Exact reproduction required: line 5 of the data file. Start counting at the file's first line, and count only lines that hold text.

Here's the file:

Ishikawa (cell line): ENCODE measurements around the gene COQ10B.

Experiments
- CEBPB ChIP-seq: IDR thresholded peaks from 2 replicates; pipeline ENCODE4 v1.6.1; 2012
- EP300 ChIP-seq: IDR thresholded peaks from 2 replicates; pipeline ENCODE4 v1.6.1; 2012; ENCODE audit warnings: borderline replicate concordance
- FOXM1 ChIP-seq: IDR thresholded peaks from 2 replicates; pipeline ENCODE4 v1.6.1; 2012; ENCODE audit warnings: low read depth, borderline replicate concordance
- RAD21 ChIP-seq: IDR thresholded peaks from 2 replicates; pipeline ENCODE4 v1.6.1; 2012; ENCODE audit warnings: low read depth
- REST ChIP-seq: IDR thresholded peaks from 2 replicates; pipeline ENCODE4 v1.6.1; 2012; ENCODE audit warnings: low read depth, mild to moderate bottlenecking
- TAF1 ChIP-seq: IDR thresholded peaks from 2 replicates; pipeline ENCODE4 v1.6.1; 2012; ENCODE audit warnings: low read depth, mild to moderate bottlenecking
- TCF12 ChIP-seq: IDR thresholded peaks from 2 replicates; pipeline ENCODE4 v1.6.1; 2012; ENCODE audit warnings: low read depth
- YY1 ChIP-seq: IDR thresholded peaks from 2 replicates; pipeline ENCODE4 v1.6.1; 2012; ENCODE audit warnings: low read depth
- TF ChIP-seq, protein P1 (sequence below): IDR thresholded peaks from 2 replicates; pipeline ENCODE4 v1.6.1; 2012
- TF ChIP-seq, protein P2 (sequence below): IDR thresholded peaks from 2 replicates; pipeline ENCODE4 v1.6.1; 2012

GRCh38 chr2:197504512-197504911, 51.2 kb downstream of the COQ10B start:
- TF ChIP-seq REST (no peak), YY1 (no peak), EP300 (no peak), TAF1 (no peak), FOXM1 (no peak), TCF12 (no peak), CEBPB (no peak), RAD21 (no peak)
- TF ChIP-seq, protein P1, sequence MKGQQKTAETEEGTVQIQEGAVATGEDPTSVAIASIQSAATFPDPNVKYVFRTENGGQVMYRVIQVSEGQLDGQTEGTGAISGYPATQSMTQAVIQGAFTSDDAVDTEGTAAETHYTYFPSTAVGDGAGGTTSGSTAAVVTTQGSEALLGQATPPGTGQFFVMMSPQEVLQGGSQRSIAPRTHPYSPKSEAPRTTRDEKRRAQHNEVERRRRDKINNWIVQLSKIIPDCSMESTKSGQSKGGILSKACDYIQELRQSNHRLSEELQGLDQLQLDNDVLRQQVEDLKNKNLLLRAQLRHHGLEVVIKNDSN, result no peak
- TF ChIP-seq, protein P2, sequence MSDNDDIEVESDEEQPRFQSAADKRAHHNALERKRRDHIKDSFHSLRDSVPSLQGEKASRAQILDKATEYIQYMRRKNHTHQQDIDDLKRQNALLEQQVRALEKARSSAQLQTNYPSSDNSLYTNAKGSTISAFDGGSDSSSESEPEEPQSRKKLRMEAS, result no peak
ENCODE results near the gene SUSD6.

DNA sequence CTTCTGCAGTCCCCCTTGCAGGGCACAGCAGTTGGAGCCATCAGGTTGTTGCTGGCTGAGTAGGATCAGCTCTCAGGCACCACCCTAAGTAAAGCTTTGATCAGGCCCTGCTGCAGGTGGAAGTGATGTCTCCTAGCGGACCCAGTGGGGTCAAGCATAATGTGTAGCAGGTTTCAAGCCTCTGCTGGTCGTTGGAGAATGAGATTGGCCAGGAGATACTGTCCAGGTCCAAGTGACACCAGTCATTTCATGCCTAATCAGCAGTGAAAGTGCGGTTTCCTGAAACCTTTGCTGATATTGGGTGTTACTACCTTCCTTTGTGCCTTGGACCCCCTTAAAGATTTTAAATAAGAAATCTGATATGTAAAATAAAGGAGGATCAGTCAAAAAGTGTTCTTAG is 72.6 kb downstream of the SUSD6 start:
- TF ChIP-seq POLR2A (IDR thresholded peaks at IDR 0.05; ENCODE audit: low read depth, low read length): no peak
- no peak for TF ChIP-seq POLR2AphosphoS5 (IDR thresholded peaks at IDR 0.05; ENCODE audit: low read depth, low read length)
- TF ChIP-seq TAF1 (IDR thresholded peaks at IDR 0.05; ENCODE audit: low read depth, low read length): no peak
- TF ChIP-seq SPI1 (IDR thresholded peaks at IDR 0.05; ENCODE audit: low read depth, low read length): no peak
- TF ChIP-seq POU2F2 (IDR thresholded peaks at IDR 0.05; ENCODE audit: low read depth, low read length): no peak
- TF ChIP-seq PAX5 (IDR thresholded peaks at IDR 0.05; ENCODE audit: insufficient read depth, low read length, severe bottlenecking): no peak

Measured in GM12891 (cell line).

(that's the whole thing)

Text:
- FOXM1 ChIP-seq: IDR thresholded peaks from 2 replicates; pipeline ENCODE4 v1.6.1; 2012; ENCODE audit warnings: low read depth, borderline replicate concordance